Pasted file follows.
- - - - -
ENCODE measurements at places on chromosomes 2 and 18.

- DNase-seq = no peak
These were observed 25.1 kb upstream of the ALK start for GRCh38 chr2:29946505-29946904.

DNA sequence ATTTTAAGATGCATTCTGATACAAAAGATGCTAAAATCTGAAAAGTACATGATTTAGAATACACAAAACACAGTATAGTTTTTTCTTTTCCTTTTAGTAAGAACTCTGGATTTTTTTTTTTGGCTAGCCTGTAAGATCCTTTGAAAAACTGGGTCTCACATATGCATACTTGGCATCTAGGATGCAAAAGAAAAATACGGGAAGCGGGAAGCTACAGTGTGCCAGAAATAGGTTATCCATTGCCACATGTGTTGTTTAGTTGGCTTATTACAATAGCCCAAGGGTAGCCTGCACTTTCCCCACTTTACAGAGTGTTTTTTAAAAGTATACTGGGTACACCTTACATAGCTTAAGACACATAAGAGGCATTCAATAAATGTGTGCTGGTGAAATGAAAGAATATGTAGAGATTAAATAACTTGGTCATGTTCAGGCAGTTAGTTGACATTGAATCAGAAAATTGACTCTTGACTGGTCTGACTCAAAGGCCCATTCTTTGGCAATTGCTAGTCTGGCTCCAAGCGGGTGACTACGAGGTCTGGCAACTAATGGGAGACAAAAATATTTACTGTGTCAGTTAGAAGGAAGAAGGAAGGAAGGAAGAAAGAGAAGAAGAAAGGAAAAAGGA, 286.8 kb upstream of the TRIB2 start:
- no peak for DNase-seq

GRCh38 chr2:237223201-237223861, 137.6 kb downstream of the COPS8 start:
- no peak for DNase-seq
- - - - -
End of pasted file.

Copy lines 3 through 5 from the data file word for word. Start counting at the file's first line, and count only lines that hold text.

These were observed 25.1 kb upstream of the ALK start for GRCh38 chr2:29946505-29946904.

DNA sequence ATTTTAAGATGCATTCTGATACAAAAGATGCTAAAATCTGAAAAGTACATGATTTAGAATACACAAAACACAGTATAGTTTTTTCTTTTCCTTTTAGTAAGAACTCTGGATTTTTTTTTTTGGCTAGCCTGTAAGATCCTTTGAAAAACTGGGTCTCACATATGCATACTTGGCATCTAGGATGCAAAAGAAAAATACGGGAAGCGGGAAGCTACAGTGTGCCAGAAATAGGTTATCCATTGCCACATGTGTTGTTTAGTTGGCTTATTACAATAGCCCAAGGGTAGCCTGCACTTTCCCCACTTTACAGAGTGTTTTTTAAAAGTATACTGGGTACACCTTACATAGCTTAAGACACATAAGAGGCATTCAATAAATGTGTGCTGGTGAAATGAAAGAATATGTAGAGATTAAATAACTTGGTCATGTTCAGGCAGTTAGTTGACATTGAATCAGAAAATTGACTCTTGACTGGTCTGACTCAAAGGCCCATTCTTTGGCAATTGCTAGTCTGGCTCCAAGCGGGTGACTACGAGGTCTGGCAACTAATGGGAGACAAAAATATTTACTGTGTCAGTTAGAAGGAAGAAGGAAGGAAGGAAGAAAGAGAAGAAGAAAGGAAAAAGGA, 286.8 kb upstream of the TRIB2 start:
- no peak for DNase-seq